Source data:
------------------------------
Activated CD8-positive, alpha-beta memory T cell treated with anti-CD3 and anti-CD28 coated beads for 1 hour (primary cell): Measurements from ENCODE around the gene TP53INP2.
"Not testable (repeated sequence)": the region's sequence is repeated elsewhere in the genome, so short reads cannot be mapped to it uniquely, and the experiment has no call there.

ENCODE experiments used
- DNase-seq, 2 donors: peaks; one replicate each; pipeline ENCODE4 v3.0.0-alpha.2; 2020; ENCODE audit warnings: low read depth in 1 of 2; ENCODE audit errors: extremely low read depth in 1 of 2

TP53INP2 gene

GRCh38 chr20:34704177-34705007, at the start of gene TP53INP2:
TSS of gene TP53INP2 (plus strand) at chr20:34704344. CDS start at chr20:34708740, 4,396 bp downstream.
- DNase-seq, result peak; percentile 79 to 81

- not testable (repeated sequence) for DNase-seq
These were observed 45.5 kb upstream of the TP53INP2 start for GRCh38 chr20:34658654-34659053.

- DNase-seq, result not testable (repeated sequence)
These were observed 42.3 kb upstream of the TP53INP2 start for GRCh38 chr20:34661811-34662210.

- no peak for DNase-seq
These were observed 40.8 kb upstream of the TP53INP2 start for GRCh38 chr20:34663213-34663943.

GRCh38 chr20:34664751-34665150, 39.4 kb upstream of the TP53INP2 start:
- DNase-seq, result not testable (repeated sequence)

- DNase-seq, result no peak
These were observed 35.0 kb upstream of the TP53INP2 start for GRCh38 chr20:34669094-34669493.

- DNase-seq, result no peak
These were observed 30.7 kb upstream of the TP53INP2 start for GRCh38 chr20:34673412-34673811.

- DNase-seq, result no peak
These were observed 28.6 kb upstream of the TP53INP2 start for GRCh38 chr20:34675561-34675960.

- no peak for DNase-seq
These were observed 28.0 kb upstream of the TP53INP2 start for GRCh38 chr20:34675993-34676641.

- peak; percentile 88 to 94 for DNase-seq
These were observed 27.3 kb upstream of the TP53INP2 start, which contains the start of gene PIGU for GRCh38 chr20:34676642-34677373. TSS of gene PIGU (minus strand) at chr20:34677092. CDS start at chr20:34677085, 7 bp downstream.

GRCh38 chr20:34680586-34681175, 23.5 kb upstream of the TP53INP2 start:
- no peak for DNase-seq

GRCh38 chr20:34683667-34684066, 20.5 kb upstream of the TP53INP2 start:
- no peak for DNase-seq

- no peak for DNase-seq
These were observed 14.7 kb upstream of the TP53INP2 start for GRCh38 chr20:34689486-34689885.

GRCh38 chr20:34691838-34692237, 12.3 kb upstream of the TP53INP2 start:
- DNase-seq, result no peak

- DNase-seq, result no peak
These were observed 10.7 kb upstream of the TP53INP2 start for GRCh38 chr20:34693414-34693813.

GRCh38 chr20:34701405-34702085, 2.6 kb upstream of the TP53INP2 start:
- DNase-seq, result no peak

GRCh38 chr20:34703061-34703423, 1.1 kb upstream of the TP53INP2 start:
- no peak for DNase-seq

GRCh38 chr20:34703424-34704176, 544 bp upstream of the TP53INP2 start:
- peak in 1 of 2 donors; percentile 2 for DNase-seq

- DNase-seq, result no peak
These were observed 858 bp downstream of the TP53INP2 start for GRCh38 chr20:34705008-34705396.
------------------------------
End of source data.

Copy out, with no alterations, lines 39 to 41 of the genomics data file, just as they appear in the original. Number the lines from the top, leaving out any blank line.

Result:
GRCh38 chr20:34703061-34703423, 1.1 kb upstream of the TP53INP2 start:
- no peak for DNase-seq

GRCh38 chr20:34703424-34704176, 544 bp upstream of the TP53INP2 start: